How to Avoid Job Scams
These are challenging times for everyone. Most people have had to adjust to new work environments, and our personal and social activities have been largely non-existent for many months. Unfortunately, many people have also found themselves laid off or furloughed as businesses have been forced to cut back staffing or close entirely.
If you’re in the job market, be aware that the increase in job seekers has also driven an increase in fake job postings that are often mixed in with legitimate offers. Just as bad actors prey on unsuspecting victims through email and phone scams, they are also taking advantage of the increased unemployment rate to con people into giving up personal information and money.
That said, there are many good, legitimate job opportunities available, especially as businesses continue to adjust to this new environment and find a need for more personnel, and with many employers looking for seasonal help during the holidays. As you look for a job, just be aware that the real jobs may be intermingled with fake offers. Here are a few things to look for that can help keep you from falling victim to a job scam.
Fees – You may come across job offers claiming to have many customers lined up and all you need to do is pay a certification, training, or placement fee. That’s, at best, suspicious and, most likely a scam. Legitimate employers won’t ask you to pay for placement or training. These offers will collect your fees and never actually turn into work. That’s not say certain certifications aren’t helpful for some jobs, but those are things you should look into on your own, separately from your job search.
Financial information – Be wary of prospective employers who ask for your financial details, like credit card numbers or bank accounts. Certainly, you may need to provide bank routing information if you’re going to take advantage of direct deposits, but make sure you know who you’re giving the information to. You may want to wait a few pay cycles and deal with physical paychecks, just to make sure everything is legitimate. If your bank enables mobile deposits, you can easily get the funds into your account without having to find time to visit a branch.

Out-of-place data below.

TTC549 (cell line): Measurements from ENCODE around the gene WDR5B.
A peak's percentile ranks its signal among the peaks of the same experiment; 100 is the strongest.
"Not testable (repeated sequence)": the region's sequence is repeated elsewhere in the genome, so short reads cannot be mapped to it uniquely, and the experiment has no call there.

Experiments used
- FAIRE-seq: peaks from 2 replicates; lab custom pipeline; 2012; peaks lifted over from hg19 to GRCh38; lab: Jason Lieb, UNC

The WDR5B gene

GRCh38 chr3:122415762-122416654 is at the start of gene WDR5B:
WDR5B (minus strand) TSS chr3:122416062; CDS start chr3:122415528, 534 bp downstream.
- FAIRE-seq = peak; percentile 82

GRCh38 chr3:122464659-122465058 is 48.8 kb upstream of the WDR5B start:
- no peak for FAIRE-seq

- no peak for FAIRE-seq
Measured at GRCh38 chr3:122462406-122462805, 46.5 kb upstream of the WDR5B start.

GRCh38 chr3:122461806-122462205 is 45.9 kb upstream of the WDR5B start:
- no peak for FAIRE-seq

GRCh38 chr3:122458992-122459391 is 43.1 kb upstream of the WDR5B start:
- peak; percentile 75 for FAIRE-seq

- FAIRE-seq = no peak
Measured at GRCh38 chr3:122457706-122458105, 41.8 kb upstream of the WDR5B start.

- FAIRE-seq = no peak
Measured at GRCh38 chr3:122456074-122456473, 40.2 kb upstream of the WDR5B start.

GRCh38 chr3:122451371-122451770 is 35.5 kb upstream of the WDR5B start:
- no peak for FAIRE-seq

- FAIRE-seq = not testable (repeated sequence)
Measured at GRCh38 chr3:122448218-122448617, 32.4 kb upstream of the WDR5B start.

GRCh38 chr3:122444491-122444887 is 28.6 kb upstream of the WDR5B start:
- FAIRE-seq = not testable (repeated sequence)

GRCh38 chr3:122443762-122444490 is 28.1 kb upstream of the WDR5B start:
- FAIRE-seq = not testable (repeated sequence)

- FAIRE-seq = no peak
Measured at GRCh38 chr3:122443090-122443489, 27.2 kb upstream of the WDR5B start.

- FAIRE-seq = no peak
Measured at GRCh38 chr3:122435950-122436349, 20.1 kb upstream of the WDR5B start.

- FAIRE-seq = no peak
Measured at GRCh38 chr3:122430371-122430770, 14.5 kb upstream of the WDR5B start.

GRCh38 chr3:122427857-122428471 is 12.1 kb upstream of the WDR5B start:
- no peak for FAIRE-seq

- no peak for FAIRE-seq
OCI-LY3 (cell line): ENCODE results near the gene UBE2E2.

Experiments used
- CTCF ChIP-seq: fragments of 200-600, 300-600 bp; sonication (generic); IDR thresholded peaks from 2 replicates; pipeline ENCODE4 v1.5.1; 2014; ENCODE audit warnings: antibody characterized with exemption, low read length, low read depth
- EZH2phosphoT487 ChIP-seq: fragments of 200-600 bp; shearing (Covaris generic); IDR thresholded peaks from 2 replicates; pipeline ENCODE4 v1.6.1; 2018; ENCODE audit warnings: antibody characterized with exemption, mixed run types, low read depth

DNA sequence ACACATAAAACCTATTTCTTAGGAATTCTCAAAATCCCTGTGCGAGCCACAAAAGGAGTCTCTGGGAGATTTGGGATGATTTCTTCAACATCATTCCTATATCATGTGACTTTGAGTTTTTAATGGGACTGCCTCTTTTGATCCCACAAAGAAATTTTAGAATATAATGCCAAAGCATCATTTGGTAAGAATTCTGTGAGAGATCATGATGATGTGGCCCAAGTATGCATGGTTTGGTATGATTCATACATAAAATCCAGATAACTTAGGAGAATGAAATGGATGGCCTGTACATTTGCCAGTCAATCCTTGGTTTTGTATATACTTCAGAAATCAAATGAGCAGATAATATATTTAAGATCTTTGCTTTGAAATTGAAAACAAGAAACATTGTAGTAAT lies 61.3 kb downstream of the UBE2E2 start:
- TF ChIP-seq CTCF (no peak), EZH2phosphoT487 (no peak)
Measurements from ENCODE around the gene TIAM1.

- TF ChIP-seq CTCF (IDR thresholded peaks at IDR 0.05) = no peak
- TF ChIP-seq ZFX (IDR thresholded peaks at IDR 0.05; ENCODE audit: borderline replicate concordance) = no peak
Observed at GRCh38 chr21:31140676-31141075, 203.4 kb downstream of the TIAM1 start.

Government jobs – Remember one simple fact: all Federal government jobs are listed online. If you get a solicitation for a “new” or “previously undisclosed” government job, don’t reply to it. If you’re interested in a government job, check out availability directly and follow the steps to apply.
Interviews – With very few exceptions, be wary of anyone offering to hire you without an interview. Legitimate employers will want to meet prospective employers. If you are offered a job based on an email or messaging exchange, or an extremely short phone call, there’s a good chance it’s a scam.
Job requirements – Make sure you know the job requirements and that those requirements make sense for the job. Scammers often try to minimize or simplify requirements to increase their rate of “success” and to limit questions that could expose them. Ask specific questions about the job. Most scammers will either stop engaging or will avoid the question by telling you not to worry about it and that they will train you.
Video interviews – It’s never a bad idea to suggest a video interview. Being able to see your interviewer can provide visual clues as to whether they are authentic or not. If they’re not willing to use video, there’s a good chance they aren’t offering a real job – especially in today’s environment where video has become the norm.
Contact information – As with phishing emails, check your correspondences for warning signs – especially email addresses. Scammers often use email addresses that are similar to legitimate companies, but have slight differences. Also verify phone numbers by looking them up online.
With all that in mind, realize there are plenty of real opportunities out there and your instinct will likely be correct. If it seems questionable or too good to be true, it probably is. All you need to do is be a little smarter than the scammers. They are looking to con people – they aren’t in the hiring business. Use that to your advantage as you look for a job. Of course, if you think you may have been exposed to a scam and possibly given away any personal information, contact your bank to make sure your accounts haven’t been compromised.